Benjamin Guggenheim 1996 Titanic


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Jason Lesonick

Guest
I watched the '96 miniseries not too long ago (whether I find it dreadful or not is of no importance). I noticed that Benjamin Guggenheim and Madam Aubert are both introduced at the very beginning along with the Strauses, etc. But then that's it. You never see Guggenheim again. Not even a "we are dressed in our best" line that they could have easily crammed in there along with all the other last minute historical choppiness. I just found it strange that they would bother giving us a little back story on Guggenheim, and then just forget about him entirely.
 
Nov 26, 2005
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This was one of a few things I was actually really disappointed about in this movie. Everyone else Mrs. Foley gives Isabella the dirt on plays a fairly large role.

I was most disappointed that Thomas Andrews wasn't portrayed and his lines were given to Captain Smith. The original script for this movie called for a MUCH more historically accurate film, and included Guggenheim, Andrews and others not shown, but once it was in the hands of CBS and their writers who made their "tweaks" it seems that a lot of history had to go. If I'm not mistaken, the original script actually centered more around the Astors, but let me double check my source and make sure. It's on one of the movie script sites. It's probably easily found on Google but I'll try to find a link.

For me, this film's only saving grace is that it included Titanic-film rarities such as the Allison family and a great portrayal of Captain Rostron of the Carpathia. Another nice touch is we can actually see some of the pre-sinking "historical" scenes without the young lovers thrown into the middle of it (or thrown in our faces).
 

Will C. White

Member
Apr 18, 2007
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There's another factor to consider, even if the characters were in the final (shooting) script, and even if the material was shot, that still doesn't mean it didn't end up "on the cutting room floor". The one really bad thing about TV is it has to be cut to fit a certain time slot, and that's why I like movies better, because it's easier to serve the story, even if the edit is a few minutes longer than was originally anticipated.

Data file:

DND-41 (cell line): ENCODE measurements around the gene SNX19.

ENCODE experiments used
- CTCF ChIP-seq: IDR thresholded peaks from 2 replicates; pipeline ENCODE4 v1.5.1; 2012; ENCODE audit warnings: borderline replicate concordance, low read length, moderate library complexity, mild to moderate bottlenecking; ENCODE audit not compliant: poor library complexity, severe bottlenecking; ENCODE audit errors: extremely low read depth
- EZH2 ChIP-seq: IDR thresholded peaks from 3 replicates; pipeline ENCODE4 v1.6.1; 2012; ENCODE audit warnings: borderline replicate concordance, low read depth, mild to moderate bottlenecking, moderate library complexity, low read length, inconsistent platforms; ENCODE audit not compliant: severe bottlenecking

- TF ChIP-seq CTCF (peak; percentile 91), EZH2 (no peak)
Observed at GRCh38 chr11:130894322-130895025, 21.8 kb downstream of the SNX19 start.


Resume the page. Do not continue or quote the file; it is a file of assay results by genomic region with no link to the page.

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Jason Lesonick

Guest
Matthew,

Ah yes, thank you very much. I too have read the original screenplay which bears very little resemblance to the final product. I really do like the main focus on the historical characters in this draft. However I have to admit, it seems that in an effort to make these people much more human (good intentions I'm sure), they went a little overboard, and ended up with portrayals that were just a little too modern for my taste; the Benjamin Guggenheim character especially. Honestly, I started getting a little uncomfortable with Madam Aubert's constant nakedness, as well as Ben's emotionally distressing demeanor. I also found that story of how his parents met to be quite crude . . . but that's just me.

Will,

I've often wondered the same thing. Like Matthew said:

"Everyone else Mrs. Foley gives Isabella the dirt on plays a fairly large role."

Benjamin Guggenheim is introduced to us like the rest, and then is immediately dropped. I would like to think that there were other scenes involving Ben that sadly ended up on the cutting room floor. This miniseries certainly had a lot of potential, but fell short in so many ways.
 
May 12, 2009
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Benjamin Guggenhim and Madame Aubert were actually major character in the original script by Ross LaMana, before CBS had Joyce Elliason hack away at it.

PS - Here here on Ross LaMana turning Leontine Aubert into some 1912 equivalent of Gypsy Rose Lee!
 

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